The Fiscal and Monetary Policy and Economic Fluctuations

The Fiscal and Monetary Policy and Economic Fluctuations

Economic Status in the United States: Five Year Overview

The United States has experienced serious economic hardships over the course of the last five years between the years of 2008 and 2013. The country uses the gross domestic product (GDP) to measure the overall health of the economy. The GDP is indicative of the monetary value that is associated with the total amount of goods and services that are produced in any given year (Koba, 2013). As a result, the GDP is representative of the economy’s overall health. According to Young (2013),

Even if 2008 (-0.3%) and 2009’s (-3.1%) negative annual GDP percentages are dropped (something undone for the other periods) and only the 2010-13 period is averaged, the result is just 1.95% – still over a full percentage point below the previous decade’s.

This is cause for concern because Koba (2013) has said negative GDP figures result in higher unemployment rates caused by excessive layoffs. In like manner, it means that businesses lose profits because consumers are not spending as much as usual due to a lack of income that has resulted from unemployment.

Sterk (2013) posits that the current economic situation in the United States is the worst it has been in the last 70 years. This was clearly seen by the Federal Reserve who took measures to cut the interest rates down from 7% on June 30, 2008 to 5% in through June 30, 2014 (North Carolina Department of the Treasury, 2014). This is because of the high level of unemployment that exists due to a steady decline in the U.S. economy. For example, the unemployment level reached 9.5% in 2009 just as the recession ended. Nonetheless, the number of unemployed people ran into the millions. As a result, President Obama urged Congress to agree to and pass an economic stimulus package that was geared towards jumpstarting business activity that serves to employ people and lessen the unemployment rolls. The stimulus was passed; however, unemployment increased to 10% instead of decreasing which was the underlying goal.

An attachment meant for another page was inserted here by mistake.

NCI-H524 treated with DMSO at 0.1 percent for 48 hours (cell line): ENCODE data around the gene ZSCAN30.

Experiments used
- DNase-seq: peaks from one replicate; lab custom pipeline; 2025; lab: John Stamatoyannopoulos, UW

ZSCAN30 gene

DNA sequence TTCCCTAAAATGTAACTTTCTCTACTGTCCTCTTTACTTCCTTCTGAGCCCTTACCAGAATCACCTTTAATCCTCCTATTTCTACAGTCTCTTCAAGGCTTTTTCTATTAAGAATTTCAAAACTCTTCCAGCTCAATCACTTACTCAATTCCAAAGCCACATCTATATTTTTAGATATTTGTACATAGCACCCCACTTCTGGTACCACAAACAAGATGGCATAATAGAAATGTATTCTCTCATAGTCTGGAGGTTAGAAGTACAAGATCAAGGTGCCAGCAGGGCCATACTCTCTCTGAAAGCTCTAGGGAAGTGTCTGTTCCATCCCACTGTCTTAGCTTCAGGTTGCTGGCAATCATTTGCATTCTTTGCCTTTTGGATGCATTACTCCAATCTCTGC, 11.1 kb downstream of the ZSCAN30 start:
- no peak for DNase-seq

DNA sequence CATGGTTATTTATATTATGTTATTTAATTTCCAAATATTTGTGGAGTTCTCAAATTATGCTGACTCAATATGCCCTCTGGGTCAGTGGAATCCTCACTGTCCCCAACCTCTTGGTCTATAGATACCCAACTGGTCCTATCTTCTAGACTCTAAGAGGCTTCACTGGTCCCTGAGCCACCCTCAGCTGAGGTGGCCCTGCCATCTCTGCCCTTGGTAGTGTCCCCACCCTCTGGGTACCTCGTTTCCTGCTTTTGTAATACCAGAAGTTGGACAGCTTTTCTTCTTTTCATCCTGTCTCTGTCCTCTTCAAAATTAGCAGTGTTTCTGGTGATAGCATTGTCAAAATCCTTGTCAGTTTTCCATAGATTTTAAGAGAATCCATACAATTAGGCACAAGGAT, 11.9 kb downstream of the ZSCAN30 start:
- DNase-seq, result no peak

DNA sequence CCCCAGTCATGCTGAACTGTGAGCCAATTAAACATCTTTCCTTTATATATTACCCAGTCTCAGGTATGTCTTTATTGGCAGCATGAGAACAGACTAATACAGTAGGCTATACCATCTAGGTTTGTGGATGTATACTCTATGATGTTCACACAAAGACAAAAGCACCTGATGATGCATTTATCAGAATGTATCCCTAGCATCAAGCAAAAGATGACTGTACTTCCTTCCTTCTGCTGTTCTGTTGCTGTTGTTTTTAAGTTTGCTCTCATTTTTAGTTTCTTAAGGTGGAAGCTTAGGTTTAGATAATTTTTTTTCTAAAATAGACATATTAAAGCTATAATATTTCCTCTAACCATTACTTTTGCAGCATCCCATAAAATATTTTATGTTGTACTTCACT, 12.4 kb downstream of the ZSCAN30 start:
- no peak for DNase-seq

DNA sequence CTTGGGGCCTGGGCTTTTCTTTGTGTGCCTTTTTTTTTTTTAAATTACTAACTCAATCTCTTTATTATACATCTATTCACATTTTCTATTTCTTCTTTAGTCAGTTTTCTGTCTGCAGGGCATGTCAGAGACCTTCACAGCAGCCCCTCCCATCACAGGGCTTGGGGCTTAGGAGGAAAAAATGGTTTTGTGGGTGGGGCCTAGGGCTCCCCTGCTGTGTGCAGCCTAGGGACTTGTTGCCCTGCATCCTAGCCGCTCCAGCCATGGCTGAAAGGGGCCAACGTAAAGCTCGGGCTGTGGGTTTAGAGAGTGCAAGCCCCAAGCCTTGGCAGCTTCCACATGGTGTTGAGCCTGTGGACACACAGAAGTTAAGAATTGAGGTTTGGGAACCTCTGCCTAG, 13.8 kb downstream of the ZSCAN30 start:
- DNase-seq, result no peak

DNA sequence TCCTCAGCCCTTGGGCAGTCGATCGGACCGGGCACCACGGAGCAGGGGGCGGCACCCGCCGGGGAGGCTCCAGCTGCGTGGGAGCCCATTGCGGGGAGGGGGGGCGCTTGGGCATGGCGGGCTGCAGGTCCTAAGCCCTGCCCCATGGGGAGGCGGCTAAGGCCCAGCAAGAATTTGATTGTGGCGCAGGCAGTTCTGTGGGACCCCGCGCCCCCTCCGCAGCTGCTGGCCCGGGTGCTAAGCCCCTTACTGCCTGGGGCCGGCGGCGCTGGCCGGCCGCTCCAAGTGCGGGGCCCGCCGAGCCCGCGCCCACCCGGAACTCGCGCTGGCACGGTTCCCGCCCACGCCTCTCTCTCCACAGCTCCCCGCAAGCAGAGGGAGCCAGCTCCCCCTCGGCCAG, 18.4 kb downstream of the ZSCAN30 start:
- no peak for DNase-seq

A major determiner of unemployment is the loss of jobs due to business closures caused by the weak economy. When this occurred, millions of American workers lost their jobs. However, another factor regards employer hiring practices. In 2013, 13 million people started new jobs while in 2007, the number of new hires were 15.3 million. As such, employers are currently hiring fewer workers than they did five years ago and this is why unemployment levels remain high.


Inflation pertains to the increase in the price that consumers pay for goods and services. According to Schenpf (2013),

The situation of sharply rising prices came to a sudden halt in late 2008 when the financial crisis led to a severe global economic recession. Annual food price inflation dropped to 1.8% in 2009 and 0.8% in 2010, driven by the global financial crisis and its aftermath. In 2011, improving U.S. and global economic conditions led to a 3.7% rise in average food prices. However, by mid-2011 through 2013, food price inflation leveled off—due in part to continued sluggish economic growth, stagnant wages, and persistently high unemployment, which combined to weaken consumer purchasing power. The U.S. Department of Agriculture (USDA) projects that annual U.S. food price inflation will be in the 2.5% to 3.5% range in 2012 and from 3% to 4% in 2013.

This means that the food inflation and the state of the economy are inversely proportional; food prices rise when the state of the economy declines while they tend to be lower when the economy is healthy.